A one-line which creates a file your browser will probably be unable to deal with.


I do have a harddisk filled with files. And those files do not always have names which are really helpful, i.e., they do not always provide a 100 percent accurate description of what's in that file. The problem ocurrs esepcially with pictures: There are so many pictures which contain things you obviously do not encode in a filename. You name a file "sunset.jpg", maybe "sunset-2016-10-04-frankfurt-westend.jpg", perhaps even "sunset-2016-10-04-frankfurt-westend-with-the-guys.jpg" but your memory always knows more than you will encode in a filename. Some months or years later, you need that picture because on the table there have been exactly those pepper shakers you want to reference in a conversation. But unfortunately you have no idea where you've put that picture. Or what its name was. Or the occasion. All you remember is that you took a picture which included that pepper shaker you desperately want to reference now.
And then you start browsing your file system -- always looking for that maybe-this-file picture. That sucks? Oh yeah.

The idea

This was when I started to thing of an easier way to do this. And in the end, the idea is simple -- I sure will recognize the picture way faster than anything else, and to do so, I don't need to see it at full resolution. Plus I do have a program installed which -- according to it's self-description seems to be outstandingly appropriate to present me such sheer mass amounts of data. My browser.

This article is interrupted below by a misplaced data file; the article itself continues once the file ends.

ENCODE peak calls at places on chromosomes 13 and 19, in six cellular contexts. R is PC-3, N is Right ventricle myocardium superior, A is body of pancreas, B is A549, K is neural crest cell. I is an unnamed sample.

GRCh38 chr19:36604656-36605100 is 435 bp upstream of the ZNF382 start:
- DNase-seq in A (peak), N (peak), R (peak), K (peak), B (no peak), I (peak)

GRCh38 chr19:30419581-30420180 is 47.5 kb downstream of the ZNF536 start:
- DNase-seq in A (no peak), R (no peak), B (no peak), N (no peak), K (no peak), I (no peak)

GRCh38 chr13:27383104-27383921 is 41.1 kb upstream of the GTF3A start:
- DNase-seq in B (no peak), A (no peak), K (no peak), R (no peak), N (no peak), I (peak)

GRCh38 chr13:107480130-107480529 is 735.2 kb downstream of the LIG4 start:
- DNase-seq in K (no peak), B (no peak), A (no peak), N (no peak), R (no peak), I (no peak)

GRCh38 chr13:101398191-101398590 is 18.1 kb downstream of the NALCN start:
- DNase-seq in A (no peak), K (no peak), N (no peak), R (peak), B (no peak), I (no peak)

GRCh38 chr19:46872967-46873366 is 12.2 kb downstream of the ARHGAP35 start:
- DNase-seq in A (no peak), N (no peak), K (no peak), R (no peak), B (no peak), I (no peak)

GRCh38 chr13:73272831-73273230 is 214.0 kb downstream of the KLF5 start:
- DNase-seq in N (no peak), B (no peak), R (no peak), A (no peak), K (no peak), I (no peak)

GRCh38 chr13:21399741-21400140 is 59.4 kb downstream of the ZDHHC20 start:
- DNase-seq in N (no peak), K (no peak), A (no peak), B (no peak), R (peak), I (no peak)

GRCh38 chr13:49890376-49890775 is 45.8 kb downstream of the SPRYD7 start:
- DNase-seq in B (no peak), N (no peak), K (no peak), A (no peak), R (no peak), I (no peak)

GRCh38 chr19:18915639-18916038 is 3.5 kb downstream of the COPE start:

That was when the idea was born: Scratch over the harddrive with find, grep for all the pictures available, then paste the filenames into one big html-file and scroll them with a browser.


The idea is quite straight forward: We search for all files within subsequent directories and if they do have the typical extension of an image file, we add them to our list of files to display which we write to imgs.html. We further let the browser shrink them to maximal dimensions of 400px height or 640px width and make them a link to the actual file (which is also very handy).

shell# echo "<html><body><center>" > imgs.html ; find . | egrep '.*(jpe?g|gif|png)$' | awk '{ print "<a href=\"" $0 "\"><img style=\"max-width:640px; max-height:400px\" src=\"" $0 "\" /></a>"} '>> imgs.html ; echo "</center></body></html>" >> imgs.html

And then have fun

Performing above command results in a file covering more than 3500 images to display on a some-years-used general purpose system. Grab a popcorn bucket and feed your browser with that file -- and then see it struggle. Firefox 47.0.1 on Windows rendered frozen w/o any response as soon as the file was issued to be put on display; IE 11 at least tried and displayed some files (I even could scroll a bit!) before the tab process got unresponsive and had to be killed.


You may want to try this script when you're alone. You may find pictures not to be proud of.